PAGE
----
India registered 7th highest malware encounter rate at 5.89 per cent in the past year across the 15 markets (Asia Pacific), the Microsoft Security Endpoint Threat Report 2019 suggests. This was 1.1 times higher than the regional average as cybercriminals continued to capitalise on the lower level of cyber awareness, high usage of unlicenced or pirated software, and sites that illegitimately offer free software or content.
"As security defences evolve and attackers rely on new techniques, Microsoft's unique access to billions of threat signals every day enables us to gather data and insights to inform our response to cyberattacks. The Microsoft Security Endpoint Threat report aims to create a better understanding of the evolving threat landscape and help organisations improve their cybersecurity posture by mitigating the effects of increasingly sophisticated attacks," says Mary Jo Schrade, Assistant General Counsel, Microsoft Digital Crimes Unit, Microsoft Asia.
In addition to the malware attacks, India recorded the second-highest cryptocurrency mining encounter rate at 0.23 per cent, which was 4.6 times higher than the regional and global average. These are the malware introduced into an unsuspecting user or organisation's machine(s), which then uses the machine's computing power to mine cryptocurrency.
The report also highlighted drive-by download attack, which is the unintentional download of malicious code to a device when the user visits a website, aimed at exploiting vulnerabilities in web browsers, applications, or even the operating system.
Cybercriminals remained focused on stealing financial information or intellectual property, which resulted in India, along with Hong Kong and Singapore, recording an increase in attack volume, over three times the regional and global average.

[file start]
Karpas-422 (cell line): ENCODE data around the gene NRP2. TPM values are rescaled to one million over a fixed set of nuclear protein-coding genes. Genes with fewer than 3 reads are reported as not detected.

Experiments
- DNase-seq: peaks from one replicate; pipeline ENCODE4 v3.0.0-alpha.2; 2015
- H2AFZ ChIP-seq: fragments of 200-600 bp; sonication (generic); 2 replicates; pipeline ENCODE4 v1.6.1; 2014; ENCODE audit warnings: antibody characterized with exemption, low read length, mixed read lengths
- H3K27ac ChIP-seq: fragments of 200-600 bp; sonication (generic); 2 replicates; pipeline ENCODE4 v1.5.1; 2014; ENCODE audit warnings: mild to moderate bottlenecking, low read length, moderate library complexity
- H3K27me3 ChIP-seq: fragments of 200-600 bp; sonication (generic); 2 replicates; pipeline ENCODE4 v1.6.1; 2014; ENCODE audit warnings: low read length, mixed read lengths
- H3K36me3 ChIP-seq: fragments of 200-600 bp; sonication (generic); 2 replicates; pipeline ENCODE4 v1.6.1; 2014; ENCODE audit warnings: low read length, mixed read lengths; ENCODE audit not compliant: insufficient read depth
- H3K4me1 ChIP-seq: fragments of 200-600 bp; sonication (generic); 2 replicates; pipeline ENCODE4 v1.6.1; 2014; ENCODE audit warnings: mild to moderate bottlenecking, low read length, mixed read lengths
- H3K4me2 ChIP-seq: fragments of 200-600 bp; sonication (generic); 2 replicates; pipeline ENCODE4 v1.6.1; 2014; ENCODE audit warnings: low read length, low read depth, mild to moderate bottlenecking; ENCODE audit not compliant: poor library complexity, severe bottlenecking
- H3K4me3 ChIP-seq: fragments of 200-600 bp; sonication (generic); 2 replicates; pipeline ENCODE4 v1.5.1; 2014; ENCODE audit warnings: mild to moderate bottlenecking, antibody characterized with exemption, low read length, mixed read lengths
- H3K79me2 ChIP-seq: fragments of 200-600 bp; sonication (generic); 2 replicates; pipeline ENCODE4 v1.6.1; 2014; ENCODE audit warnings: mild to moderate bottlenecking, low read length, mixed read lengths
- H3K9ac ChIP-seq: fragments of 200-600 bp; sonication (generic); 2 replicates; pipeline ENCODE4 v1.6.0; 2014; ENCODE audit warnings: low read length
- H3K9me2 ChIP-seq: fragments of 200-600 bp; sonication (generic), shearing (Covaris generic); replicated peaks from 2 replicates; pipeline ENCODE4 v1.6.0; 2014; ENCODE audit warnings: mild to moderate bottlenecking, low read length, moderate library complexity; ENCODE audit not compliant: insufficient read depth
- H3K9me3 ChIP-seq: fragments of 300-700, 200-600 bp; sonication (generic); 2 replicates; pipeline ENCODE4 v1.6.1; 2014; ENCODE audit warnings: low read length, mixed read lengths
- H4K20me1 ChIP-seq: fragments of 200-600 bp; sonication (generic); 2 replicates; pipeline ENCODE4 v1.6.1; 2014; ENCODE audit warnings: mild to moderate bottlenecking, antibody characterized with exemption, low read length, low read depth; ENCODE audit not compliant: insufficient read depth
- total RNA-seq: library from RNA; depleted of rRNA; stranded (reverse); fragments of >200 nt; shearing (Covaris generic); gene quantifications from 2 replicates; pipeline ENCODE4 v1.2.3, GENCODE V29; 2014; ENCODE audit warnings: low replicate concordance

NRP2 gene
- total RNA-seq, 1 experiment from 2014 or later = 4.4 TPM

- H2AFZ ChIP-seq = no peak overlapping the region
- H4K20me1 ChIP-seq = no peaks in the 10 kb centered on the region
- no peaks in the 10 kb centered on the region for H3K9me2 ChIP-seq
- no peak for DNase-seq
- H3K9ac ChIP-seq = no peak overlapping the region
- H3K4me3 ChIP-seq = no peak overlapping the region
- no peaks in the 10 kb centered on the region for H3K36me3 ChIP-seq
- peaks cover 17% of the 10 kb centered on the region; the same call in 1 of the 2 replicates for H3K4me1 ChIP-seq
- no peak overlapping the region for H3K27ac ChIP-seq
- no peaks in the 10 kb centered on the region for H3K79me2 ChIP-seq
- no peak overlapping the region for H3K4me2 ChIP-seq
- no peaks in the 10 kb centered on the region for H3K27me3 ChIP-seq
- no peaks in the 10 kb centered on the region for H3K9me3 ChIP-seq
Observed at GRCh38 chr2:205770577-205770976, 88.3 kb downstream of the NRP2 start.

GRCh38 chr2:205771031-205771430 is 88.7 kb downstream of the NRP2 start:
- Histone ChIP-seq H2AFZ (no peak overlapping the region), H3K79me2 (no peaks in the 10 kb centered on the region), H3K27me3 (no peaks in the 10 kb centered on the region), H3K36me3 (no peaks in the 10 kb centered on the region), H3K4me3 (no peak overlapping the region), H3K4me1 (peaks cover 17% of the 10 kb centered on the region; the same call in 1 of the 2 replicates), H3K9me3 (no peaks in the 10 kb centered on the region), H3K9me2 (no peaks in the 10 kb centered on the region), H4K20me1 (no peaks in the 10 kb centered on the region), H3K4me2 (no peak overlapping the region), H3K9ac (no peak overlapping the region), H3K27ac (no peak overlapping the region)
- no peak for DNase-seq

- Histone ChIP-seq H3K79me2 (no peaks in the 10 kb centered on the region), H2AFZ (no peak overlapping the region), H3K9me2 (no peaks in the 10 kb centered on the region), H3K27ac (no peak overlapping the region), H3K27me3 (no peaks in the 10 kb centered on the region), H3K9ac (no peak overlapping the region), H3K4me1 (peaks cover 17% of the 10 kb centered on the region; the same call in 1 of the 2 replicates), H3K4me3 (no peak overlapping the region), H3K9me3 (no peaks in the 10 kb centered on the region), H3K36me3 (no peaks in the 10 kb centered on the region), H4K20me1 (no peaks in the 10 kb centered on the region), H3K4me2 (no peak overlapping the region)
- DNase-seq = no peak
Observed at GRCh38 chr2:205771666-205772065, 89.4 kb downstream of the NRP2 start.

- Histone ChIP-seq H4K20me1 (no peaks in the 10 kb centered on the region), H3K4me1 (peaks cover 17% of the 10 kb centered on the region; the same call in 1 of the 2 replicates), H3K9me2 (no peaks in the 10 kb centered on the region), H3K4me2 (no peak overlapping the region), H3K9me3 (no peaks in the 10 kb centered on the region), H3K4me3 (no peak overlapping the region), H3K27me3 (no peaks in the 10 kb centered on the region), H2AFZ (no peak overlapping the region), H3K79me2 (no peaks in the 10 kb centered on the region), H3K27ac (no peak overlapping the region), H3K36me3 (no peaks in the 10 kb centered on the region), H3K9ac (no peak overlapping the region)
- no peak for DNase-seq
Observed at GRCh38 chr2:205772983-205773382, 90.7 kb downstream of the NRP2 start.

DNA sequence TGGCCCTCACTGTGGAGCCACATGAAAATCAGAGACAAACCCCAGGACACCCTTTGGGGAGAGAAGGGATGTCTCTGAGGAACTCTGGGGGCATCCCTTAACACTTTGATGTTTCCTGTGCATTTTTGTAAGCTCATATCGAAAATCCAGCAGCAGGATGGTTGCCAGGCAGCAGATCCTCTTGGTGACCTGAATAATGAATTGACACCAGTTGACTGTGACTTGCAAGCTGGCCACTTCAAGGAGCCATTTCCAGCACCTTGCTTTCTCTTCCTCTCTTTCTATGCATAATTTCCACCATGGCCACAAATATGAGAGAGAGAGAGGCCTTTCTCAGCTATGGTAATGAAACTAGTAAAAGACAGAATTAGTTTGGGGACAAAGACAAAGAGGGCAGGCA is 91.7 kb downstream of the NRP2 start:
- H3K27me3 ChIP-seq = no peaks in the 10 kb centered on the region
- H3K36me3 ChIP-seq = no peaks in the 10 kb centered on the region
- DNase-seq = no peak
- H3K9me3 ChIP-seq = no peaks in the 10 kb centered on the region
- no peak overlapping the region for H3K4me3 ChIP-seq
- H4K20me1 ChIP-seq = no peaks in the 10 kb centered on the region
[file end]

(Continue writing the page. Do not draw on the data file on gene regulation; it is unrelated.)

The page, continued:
"While overall cyber hygiene in India has improved, we believe there is more to be done. Typically, high malware encounters are a result of excessive usage of unlicenced and/or pirated software, and the proliferation of sites that illegitimately offer free software or content, such as video streaming. Consumer education is important - users should regularly patch and update programs and devices and be able to identify unsafe websites and illegitimate software," says Keshav Dhakad, Group Head & Assistant General Counsel - Corporate, External & Legal Affairs, Microsoft India.
Even the COVID-19 themed attacks are on the rise. Of the millions of targeted phishing messages seen globally each day, roughly 60,000 include COVID-19 related malicious attachments or URLs. Attackers are impersonating established entities like the World Health Organisation (WHO), the Centers for Disease Control and Prevention (CDC), and the Department of Health to get into inboxes. Since the outbreak, Microsoft Intelligence Protection team's data has shown that every country in the world has seen at least one COVID-19 themed attack, and the volume of successful attacks in outbreak-hit countries seems to be increasing, as fear and the desire for information grows.